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Here’s this week’s sentiment summary:
I touched on the relative lack of volume and how this has historically marked tops, rather than spurred on rallies. Another troubling volume development is the ratio of volume on the Nasdaq compared to the NYSE. We are seeing a spike in this ratio, meaning that Nasdaq volume is significantly more than NYSE volume. Since the Nasdaq represents the riskier side of the market, this has usually meant that there is too much froth in the market.
Last week I pointed out the danger of having the AAII remain at 53% bullish when the market had gone down slightly. Although this week the AAII respondents were slightly less bullish (45%) it is good to see their excitement abate in the face of a week that saw the market go up.
This reversal however only slightly dilutes the contrarian bearish meaning of this indicator. We are still at a very high level of bullishness. Simply by receding from the extreme level of bullishness that we saw last week does not eliminate the topping signal that the AAII is giving us at this point. After all, it was in October 2007 when we last saw this sentiment measure at such heights.
Investor’s Intelligence, the measure of newsletter sentiment compiled by ChartCraft, showed little change going from 44.4% bullish to 46% bullish.
Hulbert Newsletter Sentiment Survey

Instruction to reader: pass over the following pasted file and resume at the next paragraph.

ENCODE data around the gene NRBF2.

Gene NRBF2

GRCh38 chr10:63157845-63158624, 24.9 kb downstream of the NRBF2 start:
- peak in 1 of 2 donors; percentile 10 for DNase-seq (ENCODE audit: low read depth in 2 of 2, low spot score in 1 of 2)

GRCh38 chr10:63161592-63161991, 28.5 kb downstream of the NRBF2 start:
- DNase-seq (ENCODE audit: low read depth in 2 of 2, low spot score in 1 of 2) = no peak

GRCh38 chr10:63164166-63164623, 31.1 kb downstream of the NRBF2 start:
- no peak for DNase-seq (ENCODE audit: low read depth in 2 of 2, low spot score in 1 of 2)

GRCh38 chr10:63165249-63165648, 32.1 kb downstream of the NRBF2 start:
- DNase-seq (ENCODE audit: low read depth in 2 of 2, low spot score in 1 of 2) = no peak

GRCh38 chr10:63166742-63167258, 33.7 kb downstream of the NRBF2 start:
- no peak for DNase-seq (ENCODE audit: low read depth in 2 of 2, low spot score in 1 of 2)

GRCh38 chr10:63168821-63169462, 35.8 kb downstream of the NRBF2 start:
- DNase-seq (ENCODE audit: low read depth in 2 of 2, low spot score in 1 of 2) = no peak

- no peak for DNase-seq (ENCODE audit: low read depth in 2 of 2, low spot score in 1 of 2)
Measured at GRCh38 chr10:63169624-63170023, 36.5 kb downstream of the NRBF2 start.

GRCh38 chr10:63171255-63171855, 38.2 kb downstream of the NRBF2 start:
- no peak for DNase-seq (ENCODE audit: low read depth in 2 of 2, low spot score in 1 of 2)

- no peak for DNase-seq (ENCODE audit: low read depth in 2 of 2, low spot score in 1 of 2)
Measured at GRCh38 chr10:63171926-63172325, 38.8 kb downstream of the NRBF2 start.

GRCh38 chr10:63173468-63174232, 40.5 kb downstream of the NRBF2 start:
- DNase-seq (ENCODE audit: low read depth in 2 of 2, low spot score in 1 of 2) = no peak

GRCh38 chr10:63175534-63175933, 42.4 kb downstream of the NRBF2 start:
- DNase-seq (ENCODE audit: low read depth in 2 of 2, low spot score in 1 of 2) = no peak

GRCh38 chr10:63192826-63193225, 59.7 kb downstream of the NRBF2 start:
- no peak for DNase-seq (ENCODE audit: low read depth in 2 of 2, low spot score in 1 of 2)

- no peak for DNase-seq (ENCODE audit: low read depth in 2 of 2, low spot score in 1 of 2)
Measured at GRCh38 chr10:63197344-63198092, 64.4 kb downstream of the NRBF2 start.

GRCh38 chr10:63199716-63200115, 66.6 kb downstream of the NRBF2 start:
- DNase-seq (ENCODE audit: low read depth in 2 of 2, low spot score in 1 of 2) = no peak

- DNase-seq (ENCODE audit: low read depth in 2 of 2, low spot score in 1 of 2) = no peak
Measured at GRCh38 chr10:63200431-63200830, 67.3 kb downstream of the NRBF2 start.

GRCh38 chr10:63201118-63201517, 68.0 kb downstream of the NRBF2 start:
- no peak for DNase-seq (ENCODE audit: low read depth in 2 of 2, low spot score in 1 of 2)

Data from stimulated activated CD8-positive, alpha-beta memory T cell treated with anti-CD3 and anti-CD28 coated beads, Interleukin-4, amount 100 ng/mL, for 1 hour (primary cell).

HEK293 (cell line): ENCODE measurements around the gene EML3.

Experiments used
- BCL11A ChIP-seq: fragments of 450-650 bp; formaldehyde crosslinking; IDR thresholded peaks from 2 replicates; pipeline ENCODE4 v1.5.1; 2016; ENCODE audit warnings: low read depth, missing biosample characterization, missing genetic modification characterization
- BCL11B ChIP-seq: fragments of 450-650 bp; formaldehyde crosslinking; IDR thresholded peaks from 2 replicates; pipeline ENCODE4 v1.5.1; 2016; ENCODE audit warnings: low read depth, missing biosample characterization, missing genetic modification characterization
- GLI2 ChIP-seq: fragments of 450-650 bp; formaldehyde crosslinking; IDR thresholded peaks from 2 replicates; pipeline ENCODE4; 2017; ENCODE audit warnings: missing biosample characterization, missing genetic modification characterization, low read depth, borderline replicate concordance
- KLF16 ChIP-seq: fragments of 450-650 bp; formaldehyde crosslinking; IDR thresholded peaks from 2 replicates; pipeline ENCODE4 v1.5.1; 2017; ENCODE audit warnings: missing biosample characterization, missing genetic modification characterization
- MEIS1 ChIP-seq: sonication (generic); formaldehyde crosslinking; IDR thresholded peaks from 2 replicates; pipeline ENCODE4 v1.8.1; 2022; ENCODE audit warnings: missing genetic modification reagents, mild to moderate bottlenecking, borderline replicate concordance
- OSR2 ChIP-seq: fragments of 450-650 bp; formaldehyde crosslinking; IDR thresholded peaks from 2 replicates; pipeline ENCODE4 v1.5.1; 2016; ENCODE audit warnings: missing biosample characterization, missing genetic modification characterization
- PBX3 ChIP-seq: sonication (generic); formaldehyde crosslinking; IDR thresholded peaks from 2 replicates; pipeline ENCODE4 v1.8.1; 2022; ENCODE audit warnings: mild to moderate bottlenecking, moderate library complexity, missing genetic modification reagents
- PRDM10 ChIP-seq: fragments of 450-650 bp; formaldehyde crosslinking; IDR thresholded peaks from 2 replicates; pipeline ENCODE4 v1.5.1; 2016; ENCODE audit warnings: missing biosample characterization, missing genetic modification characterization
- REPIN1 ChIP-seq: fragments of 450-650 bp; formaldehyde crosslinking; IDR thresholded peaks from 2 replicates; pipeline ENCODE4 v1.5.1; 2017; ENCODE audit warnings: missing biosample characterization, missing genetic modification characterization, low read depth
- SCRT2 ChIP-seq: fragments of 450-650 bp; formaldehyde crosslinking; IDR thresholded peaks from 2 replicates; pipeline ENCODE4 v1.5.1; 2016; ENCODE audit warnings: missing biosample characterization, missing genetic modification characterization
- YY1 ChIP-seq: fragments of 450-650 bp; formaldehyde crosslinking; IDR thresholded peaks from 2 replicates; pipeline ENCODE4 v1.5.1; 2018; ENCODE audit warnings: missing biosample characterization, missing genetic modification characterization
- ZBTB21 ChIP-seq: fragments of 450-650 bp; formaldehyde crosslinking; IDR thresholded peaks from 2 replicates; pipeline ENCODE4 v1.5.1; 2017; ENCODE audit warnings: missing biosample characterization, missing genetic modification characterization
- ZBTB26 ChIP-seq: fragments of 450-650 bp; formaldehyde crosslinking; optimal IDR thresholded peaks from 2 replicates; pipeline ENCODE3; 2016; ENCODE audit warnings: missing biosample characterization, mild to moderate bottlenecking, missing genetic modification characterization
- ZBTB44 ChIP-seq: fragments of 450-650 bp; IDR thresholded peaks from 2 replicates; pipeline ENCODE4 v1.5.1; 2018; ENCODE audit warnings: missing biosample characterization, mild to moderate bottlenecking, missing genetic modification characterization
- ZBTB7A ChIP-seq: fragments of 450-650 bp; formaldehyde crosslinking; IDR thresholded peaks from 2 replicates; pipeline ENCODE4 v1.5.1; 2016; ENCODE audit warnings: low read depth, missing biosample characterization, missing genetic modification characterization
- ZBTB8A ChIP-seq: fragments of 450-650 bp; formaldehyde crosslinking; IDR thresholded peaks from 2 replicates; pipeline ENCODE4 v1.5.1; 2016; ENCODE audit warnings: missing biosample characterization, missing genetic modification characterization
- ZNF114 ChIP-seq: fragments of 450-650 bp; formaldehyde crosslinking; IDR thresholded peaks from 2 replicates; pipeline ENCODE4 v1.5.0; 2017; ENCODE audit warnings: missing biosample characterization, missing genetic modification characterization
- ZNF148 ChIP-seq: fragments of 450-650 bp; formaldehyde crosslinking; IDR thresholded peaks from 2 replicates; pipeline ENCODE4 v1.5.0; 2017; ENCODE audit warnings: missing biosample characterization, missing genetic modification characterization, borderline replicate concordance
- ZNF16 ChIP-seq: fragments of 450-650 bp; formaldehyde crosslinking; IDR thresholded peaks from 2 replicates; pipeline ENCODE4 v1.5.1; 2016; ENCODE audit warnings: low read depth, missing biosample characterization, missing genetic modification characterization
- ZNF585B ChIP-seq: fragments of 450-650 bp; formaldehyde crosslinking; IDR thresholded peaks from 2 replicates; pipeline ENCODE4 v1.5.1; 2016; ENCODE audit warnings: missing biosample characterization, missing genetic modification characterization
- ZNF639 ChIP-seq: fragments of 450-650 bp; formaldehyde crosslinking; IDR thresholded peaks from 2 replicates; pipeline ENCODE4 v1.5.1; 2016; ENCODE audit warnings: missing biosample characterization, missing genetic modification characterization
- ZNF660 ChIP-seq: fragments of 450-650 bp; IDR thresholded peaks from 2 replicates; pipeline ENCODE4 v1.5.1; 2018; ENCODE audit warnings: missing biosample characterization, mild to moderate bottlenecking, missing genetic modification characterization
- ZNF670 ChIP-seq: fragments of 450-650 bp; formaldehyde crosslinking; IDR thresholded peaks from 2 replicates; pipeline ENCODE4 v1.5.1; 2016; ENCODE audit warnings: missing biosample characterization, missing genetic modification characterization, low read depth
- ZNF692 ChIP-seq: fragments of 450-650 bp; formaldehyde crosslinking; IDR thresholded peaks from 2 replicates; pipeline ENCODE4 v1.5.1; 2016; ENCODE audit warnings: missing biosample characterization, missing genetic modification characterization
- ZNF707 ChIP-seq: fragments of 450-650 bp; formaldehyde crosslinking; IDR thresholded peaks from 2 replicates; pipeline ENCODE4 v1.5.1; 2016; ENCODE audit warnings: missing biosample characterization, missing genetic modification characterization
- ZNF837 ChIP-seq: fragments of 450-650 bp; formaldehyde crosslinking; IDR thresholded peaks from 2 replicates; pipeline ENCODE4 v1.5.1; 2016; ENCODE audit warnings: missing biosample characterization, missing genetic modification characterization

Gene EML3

In contrast to the sentiment surveys mentioned above, the Hulbert Stock Newsletter Sentiment Index is continuing to suggest that newsletter editor are still either skeptical of the market’s recovery or not really excited by it.
At the start of the week, the HSNSI was 16.2%, meaning that the average market timing newsletter was suggesting to their clients being long just 16.2% of their portfolio. This is much lower than the 27.5% which they were recommending in late April, even though at that time the market was lower than it is now.
Slicing and dicing the newsletters, Hulber finds that the stock market newsletters with the best track record of timing the market are continuing to be bullish, while those that have lagged buy and hold are much less so. This gap in sentiment and performance has, however, significantly diminished from mid-March - when the market hit its inflection point.
Is LowRisk Dead?
A reader already asked about the lack of updates from LowRisk. I emailed Jeff Walker, the keeper of the data and when or if I receive a reply I’ll write a follow up. The last update on their site is for March 23rd 2008. I haven’t received any email updates either - I’m subscribed. In any case, LowRisk was never one of the major sentiment surveys that I relied on. It was a bit too volatile and no one except Walker knew the size of the sample size.
Magazine Cover Indicator
Here’s an interesting magazine cover for analysis (below): “Barbarians at the vault”. It is the latest Economist cover showing a bank being besieged by a horde of angry “barbarians” carrying banners with such slogans as :
- Skin the fat cats!
- Just say no to CDOs
- Regulate now
- Salary limits
The building is on fire, there is a column being pulled and there are sledgehammers being taken to its pillars. Pretty powerful imagery. I wonder how it will play out with the Philadelphia Banking Index being where it is:
Check out the Economist’s “prowling bear” cover in 2006. As disclosure, I’m long the AMEX Financial Select Sector ETF (XLF).
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